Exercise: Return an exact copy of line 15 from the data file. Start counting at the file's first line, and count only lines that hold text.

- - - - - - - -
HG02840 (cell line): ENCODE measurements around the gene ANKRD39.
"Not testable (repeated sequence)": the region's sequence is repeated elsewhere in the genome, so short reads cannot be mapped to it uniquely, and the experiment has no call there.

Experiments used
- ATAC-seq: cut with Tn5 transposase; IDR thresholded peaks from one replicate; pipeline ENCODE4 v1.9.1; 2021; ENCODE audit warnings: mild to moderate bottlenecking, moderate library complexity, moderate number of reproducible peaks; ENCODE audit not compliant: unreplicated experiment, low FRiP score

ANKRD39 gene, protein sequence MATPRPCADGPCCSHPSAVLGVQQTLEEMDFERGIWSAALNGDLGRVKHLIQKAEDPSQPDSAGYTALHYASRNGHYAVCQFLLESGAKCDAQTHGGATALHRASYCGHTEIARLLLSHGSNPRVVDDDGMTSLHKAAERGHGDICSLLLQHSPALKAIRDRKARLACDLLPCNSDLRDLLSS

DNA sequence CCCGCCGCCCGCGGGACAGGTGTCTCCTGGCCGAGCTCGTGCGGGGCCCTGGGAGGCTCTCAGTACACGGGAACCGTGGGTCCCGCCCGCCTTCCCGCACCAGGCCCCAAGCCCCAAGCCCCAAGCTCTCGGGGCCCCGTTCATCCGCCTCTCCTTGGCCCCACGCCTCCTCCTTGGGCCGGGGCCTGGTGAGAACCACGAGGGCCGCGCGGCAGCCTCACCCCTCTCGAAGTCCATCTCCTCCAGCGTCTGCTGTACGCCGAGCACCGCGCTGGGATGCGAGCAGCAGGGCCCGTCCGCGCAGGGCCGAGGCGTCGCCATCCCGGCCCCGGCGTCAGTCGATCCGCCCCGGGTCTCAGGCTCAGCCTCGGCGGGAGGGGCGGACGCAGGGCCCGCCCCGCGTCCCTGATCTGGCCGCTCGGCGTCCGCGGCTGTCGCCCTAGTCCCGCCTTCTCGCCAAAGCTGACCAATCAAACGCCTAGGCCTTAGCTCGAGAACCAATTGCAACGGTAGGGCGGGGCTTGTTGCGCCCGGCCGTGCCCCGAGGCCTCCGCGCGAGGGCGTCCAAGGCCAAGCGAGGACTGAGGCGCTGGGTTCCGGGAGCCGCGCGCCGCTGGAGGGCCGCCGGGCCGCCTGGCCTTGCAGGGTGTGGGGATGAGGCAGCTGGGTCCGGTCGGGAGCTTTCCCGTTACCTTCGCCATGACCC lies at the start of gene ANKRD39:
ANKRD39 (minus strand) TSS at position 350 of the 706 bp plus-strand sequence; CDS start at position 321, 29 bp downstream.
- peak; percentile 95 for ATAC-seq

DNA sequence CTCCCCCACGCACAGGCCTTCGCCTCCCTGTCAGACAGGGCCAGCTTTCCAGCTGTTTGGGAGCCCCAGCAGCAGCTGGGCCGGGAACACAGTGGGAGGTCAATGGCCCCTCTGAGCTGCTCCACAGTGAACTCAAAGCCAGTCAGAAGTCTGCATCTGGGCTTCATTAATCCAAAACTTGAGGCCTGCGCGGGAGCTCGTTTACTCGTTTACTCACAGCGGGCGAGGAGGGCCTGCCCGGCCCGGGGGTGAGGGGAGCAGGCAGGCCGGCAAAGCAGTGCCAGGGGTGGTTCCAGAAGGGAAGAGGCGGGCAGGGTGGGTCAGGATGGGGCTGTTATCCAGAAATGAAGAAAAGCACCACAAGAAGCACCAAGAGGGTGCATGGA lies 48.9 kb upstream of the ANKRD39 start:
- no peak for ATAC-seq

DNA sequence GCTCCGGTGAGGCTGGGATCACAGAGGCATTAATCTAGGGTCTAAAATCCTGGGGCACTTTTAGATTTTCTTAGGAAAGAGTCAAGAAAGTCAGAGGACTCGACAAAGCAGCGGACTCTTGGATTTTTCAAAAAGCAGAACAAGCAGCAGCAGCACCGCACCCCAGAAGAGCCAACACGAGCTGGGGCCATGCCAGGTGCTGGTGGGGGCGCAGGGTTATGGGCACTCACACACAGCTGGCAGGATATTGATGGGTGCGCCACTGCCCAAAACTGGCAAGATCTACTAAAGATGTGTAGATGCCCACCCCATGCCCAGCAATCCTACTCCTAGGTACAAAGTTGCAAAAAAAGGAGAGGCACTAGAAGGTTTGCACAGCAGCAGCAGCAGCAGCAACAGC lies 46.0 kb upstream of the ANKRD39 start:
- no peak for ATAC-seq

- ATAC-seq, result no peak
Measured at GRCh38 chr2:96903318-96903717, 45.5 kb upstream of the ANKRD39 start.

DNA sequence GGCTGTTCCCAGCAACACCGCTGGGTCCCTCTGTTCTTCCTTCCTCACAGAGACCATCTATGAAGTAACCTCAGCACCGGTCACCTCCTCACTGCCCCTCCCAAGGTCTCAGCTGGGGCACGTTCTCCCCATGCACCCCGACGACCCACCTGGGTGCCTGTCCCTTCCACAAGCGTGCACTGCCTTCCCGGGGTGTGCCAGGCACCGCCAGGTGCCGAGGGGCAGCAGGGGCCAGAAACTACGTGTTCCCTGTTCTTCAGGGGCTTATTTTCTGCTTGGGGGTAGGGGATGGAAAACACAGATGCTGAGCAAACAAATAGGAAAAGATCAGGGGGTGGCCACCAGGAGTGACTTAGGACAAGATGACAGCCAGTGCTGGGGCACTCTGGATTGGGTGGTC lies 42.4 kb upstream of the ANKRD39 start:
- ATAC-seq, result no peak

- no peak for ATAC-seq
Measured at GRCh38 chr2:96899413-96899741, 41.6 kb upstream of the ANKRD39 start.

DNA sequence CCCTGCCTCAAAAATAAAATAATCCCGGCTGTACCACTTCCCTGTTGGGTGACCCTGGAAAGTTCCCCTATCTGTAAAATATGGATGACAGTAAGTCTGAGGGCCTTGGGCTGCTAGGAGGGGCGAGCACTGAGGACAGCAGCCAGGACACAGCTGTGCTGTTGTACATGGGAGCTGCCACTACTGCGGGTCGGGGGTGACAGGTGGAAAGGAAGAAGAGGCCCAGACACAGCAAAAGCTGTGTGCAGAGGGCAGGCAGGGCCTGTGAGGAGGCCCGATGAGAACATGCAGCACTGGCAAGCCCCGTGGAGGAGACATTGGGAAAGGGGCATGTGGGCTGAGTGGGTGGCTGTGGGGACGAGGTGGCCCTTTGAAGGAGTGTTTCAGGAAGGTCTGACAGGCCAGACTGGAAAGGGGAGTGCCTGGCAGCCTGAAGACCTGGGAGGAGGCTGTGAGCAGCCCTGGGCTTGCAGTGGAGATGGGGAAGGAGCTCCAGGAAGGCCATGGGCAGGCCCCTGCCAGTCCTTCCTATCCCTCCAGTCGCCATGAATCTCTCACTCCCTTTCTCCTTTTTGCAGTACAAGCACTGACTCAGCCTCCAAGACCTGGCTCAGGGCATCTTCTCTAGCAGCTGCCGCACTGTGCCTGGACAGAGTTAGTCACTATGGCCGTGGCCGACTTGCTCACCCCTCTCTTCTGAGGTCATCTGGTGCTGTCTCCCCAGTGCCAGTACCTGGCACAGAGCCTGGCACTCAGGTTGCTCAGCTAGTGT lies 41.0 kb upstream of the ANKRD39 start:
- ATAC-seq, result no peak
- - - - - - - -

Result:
DNA sequence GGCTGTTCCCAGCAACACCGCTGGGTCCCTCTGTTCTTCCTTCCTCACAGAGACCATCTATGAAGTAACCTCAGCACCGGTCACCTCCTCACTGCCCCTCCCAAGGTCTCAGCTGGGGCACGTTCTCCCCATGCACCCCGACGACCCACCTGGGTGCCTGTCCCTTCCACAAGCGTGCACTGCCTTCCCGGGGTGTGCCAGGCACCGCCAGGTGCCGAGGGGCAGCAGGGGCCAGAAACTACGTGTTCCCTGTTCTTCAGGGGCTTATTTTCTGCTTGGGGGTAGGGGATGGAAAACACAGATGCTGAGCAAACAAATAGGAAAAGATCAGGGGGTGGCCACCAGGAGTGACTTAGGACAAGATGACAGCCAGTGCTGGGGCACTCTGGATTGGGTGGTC lies 42.4 kb upstream of the ANKRD39 start: